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Cruise ban has far reaching impacts even to Lord Nelson and the Thirsty Frog!

February 20, 2021 Cruise News No Comments Email Email

The impact of the cruise ban in Australia is having very far reaching impacts including all the suppliers of products and services to cruise ships and the farm producers and suppliers of all the food that ships need, but one might never have imagined the cruise ban impacting as far as Lord Nelson…well it has and let me explain!

In its remarkable 179-year history, Sydney’s Lord Nelson Hotel located in the heart of Sydney’s historic The Rocks, has survived a bubonic plague outbreak in the city and the deadly post WW1 Spanish Flu as it now fights like its heroic namesake admiral to overcome the massive impact of the current pandemic on Australia’s tourism gateway.

The Rocks and the Lord Nelson Hotel are tourism mecca that normally see a constant flow of international visitors, interstate holidaymakers and cruise passengers, but businesses in the historic Rocks area have been hit hard by the suspension of international travel, interstate border closures and the worldwide pause in cruising.

These businesses that are so dependent on tourism’s value chain, are all looking forward to better days and a local revival with the anticipated carefully managed restart of cruising to help bring visitors streaming back, with as the iconic Lord Nelson Hotel Brewery and Sydney’s oldest licensed pub having first opened in 1842, it has faced a ‘triple whammy’ on its food and beverage operations, accommodation and the production of craft beers.

The Lord Nelson Hotel general manager Kristian Savio, said, “Even though the building itself has been through three plagues in its time, they always say that, if the walls could speak, we might have had some hints on what to do for this pandemic,” adding, “Unfortunately, the walls don’t speak so we, like everybody else, have had to adapt to the massive change”, and “We have never had to make changes on such a total scale but we have a ‘can do’ attitude to make things work. Our ethos is to deal with the impact internally while externally trying to give every appearance that it is business as usual.”

Located very to Circular Quay, the Lord Nelson Hotel already had a strong connection to cruising and its multiplier effect in terms of economic benefit, with Savio saying, “When it comes to cruise lines, we have people staying at the hotel prior to their cruise and after because we are in such close proximity to the Overseas Passenger Terminal, so it was a beautiful relationship”.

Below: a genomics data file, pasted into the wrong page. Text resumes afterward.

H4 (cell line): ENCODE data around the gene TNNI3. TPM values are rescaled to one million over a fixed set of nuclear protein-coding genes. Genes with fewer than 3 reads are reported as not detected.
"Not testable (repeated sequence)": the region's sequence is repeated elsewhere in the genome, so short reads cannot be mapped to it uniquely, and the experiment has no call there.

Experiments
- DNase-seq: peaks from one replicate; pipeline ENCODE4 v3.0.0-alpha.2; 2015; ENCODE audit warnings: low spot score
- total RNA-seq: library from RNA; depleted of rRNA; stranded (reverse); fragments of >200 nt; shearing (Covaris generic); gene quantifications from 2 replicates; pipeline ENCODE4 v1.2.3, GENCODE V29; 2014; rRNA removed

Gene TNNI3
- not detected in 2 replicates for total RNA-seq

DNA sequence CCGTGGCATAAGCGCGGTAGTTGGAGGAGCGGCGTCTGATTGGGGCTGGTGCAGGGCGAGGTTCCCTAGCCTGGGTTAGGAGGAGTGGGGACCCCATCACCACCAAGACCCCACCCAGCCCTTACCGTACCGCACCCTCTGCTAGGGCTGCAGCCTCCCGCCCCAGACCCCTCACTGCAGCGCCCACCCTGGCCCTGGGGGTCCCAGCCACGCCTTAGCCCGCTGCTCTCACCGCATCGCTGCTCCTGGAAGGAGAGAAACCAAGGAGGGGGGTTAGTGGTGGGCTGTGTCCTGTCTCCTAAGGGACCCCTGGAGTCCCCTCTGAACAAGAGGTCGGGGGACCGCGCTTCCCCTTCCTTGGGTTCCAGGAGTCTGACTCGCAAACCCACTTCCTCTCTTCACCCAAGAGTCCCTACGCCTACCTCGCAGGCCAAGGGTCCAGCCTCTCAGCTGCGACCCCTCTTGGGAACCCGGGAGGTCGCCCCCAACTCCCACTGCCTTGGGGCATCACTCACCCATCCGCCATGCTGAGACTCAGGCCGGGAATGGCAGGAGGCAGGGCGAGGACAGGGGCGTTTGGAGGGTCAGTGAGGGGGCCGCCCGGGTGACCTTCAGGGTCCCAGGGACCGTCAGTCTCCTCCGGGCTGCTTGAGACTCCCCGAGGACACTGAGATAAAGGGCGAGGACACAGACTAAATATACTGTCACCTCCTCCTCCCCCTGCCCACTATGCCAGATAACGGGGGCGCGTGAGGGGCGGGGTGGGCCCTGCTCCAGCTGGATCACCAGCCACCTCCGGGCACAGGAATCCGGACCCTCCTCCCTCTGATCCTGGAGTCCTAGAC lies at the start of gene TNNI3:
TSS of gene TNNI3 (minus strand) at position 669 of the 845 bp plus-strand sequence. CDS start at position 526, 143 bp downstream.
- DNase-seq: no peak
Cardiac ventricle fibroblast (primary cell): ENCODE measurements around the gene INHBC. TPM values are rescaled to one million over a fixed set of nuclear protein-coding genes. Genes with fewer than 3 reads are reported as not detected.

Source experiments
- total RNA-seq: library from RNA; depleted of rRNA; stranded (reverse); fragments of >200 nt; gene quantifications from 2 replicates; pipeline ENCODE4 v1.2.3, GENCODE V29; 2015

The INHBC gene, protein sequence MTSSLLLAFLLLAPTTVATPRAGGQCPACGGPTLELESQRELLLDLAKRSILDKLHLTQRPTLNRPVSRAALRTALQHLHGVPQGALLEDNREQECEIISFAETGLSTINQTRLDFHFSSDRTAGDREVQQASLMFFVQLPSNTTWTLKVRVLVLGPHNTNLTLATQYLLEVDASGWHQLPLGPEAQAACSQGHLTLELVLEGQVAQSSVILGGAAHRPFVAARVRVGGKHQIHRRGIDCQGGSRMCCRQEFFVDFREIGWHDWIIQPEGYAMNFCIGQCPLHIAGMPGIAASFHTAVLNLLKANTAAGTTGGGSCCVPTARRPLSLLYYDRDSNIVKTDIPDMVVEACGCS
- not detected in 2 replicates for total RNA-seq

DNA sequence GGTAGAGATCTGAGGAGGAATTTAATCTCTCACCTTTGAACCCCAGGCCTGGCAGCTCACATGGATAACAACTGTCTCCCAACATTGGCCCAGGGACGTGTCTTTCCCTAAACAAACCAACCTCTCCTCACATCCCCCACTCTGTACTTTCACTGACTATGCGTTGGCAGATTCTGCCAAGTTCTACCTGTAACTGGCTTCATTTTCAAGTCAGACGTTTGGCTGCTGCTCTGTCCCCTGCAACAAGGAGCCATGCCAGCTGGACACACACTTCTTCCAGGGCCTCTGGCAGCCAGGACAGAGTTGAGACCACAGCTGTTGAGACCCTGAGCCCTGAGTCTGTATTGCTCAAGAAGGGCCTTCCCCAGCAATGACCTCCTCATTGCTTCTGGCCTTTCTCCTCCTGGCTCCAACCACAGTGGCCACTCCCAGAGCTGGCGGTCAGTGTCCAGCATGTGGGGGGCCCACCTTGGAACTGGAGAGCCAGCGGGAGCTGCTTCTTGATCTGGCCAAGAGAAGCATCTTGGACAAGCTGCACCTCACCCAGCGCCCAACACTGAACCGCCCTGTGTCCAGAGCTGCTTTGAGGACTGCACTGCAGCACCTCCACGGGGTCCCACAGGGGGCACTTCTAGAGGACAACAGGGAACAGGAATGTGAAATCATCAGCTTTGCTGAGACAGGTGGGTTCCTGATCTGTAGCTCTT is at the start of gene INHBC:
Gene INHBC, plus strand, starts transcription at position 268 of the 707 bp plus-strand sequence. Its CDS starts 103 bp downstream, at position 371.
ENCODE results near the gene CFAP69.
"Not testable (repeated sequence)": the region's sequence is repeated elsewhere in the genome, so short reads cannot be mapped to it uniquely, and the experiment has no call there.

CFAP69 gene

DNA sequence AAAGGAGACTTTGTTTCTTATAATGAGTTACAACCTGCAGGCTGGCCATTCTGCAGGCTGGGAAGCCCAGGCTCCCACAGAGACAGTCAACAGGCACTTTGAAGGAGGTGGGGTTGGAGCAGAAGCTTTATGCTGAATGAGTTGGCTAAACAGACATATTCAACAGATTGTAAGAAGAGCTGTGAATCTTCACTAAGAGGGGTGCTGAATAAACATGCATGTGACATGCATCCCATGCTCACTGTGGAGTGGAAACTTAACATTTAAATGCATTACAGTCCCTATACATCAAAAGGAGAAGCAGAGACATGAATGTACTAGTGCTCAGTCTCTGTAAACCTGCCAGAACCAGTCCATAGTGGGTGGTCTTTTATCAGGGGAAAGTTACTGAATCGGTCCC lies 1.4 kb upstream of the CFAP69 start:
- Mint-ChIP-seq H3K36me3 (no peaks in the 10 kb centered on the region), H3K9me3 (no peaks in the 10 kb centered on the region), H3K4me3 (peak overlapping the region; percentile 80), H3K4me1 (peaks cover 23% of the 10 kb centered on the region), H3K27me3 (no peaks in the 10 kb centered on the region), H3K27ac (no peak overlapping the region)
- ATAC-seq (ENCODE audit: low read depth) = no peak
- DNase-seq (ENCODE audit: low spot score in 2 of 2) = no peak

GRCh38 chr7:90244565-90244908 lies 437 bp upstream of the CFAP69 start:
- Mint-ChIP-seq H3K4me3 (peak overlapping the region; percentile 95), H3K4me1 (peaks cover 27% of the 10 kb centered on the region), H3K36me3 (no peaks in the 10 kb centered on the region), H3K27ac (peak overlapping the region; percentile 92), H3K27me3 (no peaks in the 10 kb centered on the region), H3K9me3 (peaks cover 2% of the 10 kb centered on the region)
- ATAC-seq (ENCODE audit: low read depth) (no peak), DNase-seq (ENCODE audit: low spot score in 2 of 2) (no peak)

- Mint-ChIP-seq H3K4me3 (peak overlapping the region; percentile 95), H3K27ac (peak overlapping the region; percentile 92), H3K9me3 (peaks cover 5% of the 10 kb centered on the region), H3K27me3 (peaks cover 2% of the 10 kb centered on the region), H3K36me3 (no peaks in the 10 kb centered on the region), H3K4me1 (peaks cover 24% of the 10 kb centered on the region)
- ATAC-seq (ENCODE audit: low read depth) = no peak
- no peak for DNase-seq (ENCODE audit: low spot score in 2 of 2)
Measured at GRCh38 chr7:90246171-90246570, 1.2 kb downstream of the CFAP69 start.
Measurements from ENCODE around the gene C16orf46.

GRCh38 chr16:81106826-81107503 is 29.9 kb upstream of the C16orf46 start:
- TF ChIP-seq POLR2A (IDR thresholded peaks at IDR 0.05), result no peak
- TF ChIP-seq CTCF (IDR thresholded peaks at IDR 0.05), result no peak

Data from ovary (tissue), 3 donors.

What is also very interesting is that the Lord Nelson Hotel also has an existing partnership with Carnival Cruise Line, one of seven cruise lines in the Carnival Australia group of brands, with the line’s signature Thirsty Frog Summer Ale that the hotel brewed exclusively for the line usually with pre pause Thirsty Frog Summer Ale served onboard locally based ships, Carnival Spirit and Carnival Splendor, with Jennifer Vandekreeke, Vice President and General Manager, Carnival Cruise Line Australia saying, “Since we first partnered nearly five years ago, Carnival Cruise Line has been lucky enough to bring the Lord Nelson name to over one million guests, and with more to come”, and “We have loved being a part of their story and it has been a pleasure to bring a piece of Sydney history to all of our guests,”

As Australia’s gateway to tourism battles on against the pandemic, businesses in The Rocks area and the wider CBD have the backing of the Sydney Business Chamber, with Chamber Executive Director Katherine O’Regan saying, the safe resumption of cruising was “vital for the economic recovery of The Rocks and the CBD,” adding, “The cruise industry has taken great care in devising Covid-safe measures to begin operating again,” and  “These will ensure a safe return for this multi-billion dollar industry that will benefit so many businesses including hospitality and retail in The Rocks, as well as boosting the city’s night time economy.”

At the Lord Nelson, Kristian Savio and his team are looking forward to the return of cruising and reconnecting with the Carnival Cruise Line ships and crew, with Savio saying, “We can’t wait to have that business kick off again not only for us but also to get the beer back on board and to be sailing again,” and “Even if it isn’t international guests and Australians only to begin with it would be fantastic to get some ‘seachange’ happening.”

A report by John Alwyn-Jones

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